August 31, 2015
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Anabolic Steroid Abuse (cont.)

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How are anabolic steroid abuse and addiction diagnosed?

The diagnosis of anabolic steroid abuse in high school, college, and professional athletes may occur when they fail a drug test, but many people who abuse these drugs are never randomly tested. The diagnosis is often made when they present with one of the side effects of steroid use.

Once the potential diagnosis of drug abuse is considered, it is important that the care provide opportunity for the patient to consider drug treatment options, just like any other addictive drug. However, the first step in diagnosis and treatment must be taken by the patient to admit there is a potential for abuse and their willingness to consider intervention and treatment.

What is the treatment for anabolic steroid abuse and addiction?

Counseling is the mainstay of therapy for anabolic steroid abuse. The patient and their support group, family and friends, need to appreciate that the approach to this addiction may be similar to addiction to other drugs and alcohol.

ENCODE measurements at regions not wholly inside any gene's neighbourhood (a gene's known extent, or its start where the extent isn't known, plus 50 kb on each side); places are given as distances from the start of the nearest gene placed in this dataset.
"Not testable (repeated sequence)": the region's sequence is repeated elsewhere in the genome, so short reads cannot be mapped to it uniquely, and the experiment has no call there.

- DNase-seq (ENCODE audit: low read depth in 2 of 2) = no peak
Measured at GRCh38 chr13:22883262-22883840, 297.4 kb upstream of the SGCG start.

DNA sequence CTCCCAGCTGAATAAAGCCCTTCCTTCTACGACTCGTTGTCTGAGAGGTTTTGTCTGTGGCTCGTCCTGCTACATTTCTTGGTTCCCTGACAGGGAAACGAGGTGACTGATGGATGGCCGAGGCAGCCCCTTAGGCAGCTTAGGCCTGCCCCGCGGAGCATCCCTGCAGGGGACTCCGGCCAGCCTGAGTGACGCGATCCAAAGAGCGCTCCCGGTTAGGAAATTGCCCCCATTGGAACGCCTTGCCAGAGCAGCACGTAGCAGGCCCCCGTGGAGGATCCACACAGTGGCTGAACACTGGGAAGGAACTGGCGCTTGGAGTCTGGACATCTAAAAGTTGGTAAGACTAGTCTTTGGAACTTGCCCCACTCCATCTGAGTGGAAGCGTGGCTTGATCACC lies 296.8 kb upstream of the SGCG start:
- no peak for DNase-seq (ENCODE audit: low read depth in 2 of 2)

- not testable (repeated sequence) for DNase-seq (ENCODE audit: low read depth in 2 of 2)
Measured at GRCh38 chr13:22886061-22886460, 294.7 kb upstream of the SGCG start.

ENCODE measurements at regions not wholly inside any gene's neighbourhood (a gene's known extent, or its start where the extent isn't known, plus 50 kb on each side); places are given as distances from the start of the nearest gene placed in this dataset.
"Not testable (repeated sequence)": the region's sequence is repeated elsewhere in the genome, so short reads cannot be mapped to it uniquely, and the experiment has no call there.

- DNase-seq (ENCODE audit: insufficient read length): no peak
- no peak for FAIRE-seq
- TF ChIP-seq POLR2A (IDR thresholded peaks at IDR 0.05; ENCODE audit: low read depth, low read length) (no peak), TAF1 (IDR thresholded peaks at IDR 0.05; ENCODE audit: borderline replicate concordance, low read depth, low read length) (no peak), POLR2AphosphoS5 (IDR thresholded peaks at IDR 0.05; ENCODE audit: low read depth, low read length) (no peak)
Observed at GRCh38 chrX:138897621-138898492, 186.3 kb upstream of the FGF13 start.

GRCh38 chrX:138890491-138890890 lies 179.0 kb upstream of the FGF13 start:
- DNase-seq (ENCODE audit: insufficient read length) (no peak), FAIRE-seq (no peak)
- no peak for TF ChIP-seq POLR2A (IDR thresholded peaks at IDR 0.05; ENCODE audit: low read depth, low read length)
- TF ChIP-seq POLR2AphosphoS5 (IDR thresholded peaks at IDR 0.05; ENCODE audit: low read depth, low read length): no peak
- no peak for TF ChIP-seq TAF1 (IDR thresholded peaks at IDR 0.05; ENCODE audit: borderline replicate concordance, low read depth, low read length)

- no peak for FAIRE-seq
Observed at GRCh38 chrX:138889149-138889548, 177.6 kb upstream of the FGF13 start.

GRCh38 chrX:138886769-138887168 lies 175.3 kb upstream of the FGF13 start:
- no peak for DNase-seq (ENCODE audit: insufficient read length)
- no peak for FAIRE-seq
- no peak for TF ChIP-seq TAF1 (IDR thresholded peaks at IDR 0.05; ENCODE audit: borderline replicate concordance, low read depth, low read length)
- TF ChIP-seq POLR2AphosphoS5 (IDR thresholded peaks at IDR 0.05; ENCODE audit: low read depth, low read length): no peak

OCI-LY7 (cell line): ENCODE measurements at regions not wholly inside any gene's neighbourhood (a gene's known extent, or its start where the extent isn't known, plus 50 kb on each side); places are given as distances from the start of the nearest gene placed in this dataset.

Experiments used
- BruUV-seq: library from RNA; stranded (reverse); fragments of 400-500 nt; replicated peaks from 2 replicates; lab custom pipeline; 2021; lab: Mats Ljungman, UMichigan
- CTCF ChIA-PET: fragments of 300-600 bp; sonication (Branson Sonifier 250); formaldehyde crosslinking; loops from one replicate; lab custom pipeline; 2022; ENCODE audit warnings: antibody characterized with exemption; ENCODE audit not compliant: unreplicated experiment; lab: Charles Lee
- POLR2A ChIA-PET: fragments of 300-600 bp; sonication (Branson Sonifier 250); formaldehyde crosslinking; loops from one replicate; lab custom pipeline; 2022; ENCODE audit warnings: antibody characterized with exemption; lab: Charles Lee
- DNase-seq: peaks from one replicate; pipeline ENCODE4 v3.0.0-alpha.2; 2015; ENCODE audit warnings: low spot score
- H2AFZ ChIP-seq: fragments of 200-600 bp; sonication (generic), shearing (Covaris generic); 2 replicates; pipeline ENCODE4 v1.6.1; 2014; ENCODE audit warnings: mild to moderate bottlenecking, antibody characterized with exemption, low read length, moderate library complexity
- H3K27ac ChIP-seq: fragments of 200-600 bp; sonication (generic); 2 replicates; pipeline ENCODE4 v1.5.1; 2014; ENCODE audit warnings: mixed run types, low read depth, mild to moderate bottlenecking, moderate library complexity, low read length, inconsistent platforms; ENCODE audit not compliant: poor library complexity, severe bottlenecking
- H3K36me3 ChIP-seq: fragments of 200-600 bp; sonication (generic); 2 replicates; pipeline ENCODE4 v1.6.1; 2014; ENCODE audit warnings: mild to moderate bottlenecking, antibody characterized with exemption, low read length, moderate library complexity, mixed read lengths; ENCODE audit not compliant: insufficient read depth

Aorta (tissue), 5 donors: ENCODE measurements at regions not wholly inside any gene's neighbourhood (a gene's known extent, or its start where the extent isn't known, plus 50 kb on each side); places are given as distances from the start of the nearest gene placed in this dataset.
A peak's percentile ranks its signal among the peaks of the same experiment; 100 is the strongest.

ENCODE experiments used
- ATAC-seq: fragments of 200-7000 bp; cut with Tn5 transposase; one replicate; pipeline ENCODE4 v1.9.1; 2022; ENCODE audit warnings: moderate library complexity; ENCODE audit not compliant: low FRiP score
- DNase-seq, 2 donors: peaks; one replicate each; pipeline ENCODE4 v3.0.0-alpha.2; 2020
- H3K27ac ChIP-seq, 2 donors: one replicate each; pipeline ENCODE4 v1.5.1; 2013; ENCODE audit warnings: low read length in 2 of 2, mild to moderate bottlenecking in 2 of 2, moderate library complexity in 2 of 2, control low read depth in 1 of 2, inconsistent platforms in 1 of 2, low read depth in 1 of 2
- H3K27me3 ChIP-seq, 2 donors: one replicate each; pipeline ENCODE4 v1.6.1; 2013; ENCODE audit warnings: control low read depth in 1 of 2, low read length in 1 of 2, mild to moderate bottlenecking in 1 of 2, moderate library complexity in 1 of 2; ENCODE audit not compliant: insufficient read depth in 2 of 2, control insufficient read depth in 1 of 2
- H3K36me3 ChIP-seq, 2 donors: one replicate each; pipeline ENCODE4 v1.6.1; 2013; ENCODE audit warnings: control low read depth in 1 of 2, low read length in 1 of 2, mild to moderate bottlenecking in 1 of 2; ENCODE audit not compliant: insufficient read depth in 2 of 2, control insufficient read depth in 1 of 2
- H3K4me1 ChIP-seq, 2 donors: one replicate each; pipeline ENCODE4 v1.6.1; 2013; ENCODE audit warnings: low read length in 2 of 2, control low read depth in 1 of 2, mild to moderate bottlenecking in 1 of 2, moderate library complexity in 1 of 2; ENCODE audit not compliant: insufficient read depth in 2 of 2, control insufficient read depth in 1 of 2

Depression and suicidal thoughts may occur when the steroids are stopped, and this potential must be monitored closely.

Withdrawal symptoms vary with each patient and the health care professional may need to prescribe short courses of medications to help with headaches, muscle aches, and insomnia.

Can anabolic steroid abuse and addiction be prevented?

Prevention of steroid abuse begins at a young age. There is pressure even at middle school to take drugs to increase performance on the playing field and in the gym. As well, personal appearance and perception begin early on. Unrealistic expectations can drive adolescent boys and girls to look like models on fashion magazines and athletes in the gym.

Counseling and guidance that continues through high school and beyond has been shown to be effective in decreasing steroid use in the younger population.

It seems that the use of anabolic steroids in school-aged children may be decreasing, perhaps due to the education efforts and perhaps because of the negative publicity of high profile professional athletes who have been caught.

According to the National Institute of Drug Abuse, National Institutes of Health, in 2011, the number of kids using steroids had decreased from a decade before.

Medically Reviewed by a Doctor on 10/23/2014


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